Now, I get a model edited, uvmapped, and painted, in one night, when I'm motivated and know what I want. Making it easier to keep good lines and good bevel lighting, for example, saves a lot of time in the long run. And I group uvmap sections by what object they're in, because that makes it easy to paint by eye very rapidly, keeping levels of color and shade about right. These things all "waste space".

So, we done now? Or do you want me to run a contest, and we can find out how good I am against people all starting with the same model, no uvmap made, and some rules about color choices? I'm game, if you people are... bet you can't meet a 6-hour deadline, though ;)
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KDR_11k
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Re: Texture Space, Theory and Practice.

Post by KDR_11k » 09 Jan 2008, 21:49

Argh, teaching people bad practice again? Leaving room on your UV map means that it'll eat system resources that it doesn't really need. Considering how much you complained about if statements eating your performance I'd expect you to make damn sure that your texture is no larger than it needs to be. If you organized that better you could cut the texture size in half without any rescaling.

Sure, undersides should use less UV space but the point of that is that you need the UV space for something else, not that you just leave it blank! If you aren't going to use that UV space anyway you can just as well make parts larger than they need to be, you're wasting texture memory anyway.
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Argh
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Re: Texture Space, Theory and Practice.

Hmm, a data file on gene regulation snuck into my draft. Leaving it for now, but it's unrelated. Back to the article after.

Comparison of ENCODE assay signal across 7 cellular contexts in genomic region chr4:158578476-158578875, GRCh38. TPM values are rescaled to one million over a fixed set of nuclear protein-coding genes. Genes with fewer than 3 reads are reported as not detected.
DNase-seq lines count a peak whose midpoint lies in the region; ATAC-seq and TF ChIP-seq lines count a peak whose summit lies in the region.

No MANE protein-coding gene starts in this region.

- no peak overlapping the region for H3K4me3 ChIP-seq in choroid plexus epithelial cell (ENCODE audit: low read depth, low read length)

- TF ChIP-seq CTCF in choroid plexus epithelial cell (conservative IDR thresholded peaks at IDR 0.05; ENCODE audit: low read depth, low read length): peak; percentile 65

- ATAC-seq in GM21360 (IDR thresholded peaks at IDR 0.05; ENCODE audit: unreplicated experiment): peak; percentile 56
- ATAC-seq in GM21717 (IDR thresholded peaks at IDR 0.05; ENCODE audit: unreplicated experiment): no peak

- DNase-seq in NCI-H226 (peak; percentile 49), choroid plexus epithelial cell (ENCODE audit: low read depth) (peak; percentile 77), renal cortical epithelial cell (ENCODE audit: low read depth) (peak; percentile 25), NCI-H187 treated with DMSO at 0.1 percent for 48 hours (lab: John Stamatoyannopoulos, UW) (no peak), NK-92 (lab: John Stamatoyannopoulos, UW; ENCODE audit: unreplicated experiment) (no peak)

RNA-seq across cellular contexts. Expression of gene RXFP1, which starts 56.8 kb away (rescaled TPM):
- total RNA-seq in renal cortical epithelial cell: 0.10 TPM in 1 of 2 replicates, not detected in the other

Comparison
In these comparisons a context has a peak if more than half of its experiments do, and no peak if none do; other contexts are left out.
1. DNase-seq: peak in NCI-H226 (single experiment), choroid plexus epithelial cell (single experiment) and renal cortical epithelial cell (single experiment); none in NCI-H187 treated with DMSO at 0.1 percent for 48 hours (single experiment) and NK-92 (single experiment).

Post by Argh » 09 Jan 2008, 21:52

:roll: I did not say "tight is bad". I said that "tight is not ultimately important". If you're working with a 256 skin, that's your limitation- the size of the uvs within that square are the real issue, and how you size them matters a lot. KDR, once you've made that decision, it's made- you're going to be using that much texture memory. After that, it's about aesthetics. You want ultra-efficiency, you need to start with a small skin size, period. You can't go the other way around.

Again, you guys want to have a contest? I'll whip something up, we can go right now, deadline of 2AM CST... it'd allow everybody but Warlord to participate. We can do some crazy-small skin size, too, like 128s- I'll still very happily kick your butts :mrgreen:
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KDR_11k
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Re: Texture Space, Theory and Practice.

Post by KDR_11k » 09 Jan 2008, 22:13

Argh wrote:If you're working with a 256 skin, that's your limitation- the size of the uvs within that square are the real issue, and how you size them matters a lot. KDR, once you've made that decision, it's made- you're going to be using that much texture memory.
Nope. If you find that you can get the resolution down without much loss you go for it. Of course if that happens it means YOU'RE DOING IT WRONG anyway.
Again, you guys want to have a contest? I'll whip something up, we can go right now, deadline of 2AM CST... it'd allow everybody but Warlord to participate. We can do some crazy-small skin size, too, like 128s- I'll still very happily kick your butts :mrgreen:
Go play on Polycount, you'll get the trimming to your ego that you desperately need.
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rattle
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Re: Texture Space, Theory and Practice.

Post by rattle » 09 Jan 2008, 22:29